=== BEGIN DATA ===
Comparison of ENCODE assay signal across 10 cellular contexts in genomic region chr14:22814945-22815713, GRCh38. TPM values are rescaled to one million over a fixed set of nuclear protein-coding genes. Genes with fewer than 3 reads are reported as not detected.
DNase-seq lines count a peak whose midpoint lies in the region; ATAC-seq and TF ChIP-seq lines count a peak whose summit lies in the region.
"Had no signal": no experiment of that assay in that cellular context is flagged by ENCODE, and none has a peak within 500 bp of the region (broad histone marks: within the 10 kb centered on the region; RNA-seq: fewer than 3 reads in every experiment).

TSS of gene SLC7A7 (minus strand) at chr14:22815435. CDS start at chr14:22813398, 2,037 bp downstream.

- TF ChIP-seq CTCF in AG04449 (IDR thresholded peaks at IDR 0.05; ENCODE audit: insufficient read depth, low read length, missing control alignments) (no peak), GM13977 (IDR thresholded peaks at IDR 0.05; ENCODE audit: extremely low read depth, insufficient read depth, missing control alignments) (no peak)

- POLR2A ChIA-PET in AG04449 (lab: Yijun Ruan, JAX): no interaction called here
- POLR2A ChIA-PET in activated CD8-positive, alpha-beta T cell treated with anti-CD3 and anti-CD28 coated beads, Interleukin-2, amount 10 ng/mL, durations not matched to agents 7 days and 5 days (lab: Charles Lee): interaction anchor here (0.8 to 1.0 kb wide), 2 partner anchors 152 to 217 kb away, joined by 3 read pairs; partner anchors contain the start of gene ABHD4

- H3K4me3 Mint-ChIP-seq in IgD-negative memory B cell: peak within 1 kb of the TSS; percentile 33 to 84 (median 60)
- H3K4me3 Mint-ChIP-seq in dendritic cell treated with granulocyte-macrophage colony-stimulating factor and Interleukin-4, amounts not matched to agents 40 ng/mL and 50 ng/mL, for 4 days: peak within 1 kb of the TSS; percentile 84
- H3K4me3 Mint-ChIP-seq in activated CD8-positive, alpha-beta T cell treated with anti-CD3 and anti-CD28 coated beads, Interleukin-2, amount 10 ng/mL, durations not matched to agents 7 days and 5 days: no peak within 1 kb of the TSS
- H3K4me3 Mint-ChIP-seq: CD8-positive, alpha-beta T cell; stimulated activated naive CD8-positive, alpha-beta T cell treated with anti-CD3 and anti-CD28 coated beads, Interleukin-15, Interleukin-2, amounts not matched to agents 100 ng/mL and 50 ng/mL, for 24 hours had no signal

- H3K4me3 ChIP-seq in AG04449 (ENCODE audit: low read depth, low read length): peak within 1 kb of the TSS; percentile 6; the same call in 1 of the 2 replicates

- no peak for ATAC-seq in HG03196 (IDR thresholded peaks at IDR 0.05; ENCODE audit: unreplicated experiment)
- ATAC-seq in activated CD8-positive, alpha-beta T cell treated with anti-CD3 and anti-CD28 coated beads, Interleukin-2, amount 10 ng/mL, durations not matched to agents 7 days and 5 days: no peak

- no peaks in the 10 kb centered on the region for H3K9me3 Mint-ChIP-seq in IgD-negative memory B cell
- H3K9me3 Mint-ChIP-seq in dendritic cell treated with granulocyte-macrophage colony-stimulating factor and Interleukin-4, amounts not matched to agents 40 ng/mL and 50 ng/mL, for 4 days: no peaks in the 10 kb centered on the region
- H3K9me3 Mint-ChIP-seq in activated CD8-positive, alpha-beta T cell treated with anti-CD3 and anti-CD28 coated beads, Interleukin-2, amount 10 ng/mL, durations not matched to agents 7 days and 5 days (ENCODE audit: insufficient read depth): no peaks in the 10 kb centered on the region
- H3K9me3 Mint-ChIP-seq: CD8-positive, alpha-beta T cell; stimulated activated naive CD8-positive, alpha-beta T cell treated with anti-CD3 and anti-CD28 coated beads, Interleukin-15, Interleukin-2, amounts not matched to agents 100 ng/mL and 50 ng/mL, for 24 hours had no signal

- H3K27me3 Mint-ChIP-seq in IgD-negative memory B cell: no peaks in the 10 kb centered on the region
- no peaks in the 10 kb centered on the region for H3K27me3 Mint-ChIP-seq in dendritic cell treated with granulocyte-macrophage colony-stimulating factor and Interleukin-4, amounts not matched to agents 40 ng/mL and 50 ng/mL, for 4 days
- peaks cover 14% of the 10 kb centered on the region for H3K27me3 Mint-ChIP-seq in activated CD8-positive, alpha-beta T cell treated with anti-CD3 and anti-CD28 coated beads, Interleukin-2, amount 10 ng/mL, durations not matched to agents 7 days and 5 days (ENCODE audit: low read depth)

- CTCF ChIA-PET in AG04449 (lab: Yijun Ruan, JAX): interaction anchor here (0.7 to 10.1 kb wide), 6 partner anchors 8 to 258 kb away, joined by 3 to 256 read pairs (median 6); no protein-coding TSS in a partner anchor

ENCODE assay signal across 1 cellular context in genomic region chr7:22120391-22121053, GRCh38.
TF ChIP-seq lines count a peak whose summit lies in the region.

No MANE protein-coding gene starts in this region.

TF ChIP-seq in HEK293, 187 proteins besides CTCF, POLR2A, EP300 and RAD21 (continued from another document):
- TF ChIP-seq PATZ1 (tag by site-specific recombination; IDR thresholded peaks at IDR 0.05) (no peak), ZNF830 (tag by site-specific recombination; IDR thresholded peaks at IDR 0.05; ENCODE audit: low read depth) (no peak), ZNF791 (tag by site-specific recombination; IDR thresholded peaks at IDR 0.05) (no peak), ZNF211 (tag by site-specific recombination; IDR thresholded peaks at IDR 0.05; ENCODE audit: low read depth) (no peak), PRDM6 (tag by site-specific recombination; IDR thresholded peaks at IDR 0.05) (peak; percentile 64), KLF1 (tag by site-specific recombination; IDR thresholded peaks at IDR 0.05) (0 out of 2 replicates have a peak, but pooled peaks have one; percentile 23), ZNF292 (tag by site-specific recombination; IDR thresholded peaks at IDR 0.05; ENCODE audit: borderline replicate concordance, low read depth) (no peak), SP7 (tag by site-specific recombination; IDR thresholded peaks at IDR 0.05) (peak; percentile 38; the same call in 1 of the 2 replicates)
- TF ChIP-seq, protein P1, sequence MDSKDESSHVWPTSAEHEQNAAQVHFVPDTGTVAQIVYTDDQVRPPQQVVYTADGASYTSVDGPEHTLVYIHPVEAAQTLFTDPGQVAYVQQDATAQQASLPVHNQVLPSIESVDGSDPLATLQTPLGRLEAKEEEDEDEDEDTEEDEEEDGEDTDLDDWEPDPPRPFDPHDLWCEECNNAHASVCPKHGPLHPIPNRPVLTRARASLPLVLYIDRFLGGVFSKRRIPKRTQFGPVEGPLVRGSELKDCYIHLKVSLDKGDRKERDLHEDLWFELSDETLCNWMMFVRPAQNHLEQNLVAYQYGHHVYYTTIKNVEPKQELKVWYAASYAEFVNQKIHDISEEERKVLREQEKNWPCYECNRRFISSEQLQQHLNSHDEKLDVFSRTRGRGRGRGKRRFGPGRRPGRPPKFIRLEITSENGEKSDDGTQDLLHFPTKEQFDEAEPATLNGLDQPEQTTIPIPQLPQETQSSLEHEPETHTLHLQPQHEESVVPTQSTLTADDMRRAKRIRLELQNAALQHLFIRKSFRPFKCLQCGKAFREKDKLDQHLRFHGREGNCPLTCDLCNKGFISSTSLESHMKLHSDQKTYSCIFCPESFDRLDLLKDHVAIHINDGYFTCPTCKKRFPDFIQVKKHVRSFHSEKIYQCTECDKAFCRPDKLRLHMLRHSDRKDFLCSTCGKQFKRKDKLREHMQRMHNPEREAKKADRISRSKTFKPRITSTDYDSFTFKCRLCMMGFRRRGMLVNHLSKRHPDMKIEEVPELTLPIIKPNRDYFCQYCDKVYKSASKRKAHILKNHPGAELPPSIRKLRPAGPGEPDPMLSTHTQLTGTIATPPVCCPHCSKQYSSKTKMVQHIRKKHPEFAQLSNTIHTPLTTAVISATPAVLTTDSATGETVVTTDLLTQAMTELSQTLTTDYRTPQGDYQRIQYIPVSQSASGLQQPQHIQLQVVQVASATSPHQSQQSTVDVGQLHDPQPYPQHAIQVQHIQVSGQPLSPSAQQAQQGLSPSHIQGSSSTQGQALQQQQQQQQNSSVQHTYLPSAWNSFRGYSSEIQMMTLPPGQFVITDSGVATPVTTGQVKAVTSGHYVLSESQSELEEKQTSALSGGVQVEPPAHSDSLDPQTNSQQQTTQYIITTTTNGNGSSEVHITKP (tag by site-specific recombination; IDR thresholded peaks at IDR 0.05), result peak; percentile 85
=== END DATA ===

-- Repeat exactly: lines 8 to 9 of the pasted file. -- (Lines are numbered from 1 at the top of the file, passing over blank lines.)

- H3K4me3 Mint-ChIP-seq in IgD-negative memory B cell: peak within 1 kb of the TSS; percentile 33 to 84 (median 60)
- H3K4me3 Mint-ChIP-seq in dendritic cell treated with granulocyte-macrophage colony-stimulating factor and Interleukin-4, amounts not matched to agents 40 ng/mL and 50 ng/mL, for 4 days: peak within 1 kb of the TSS; percentile 84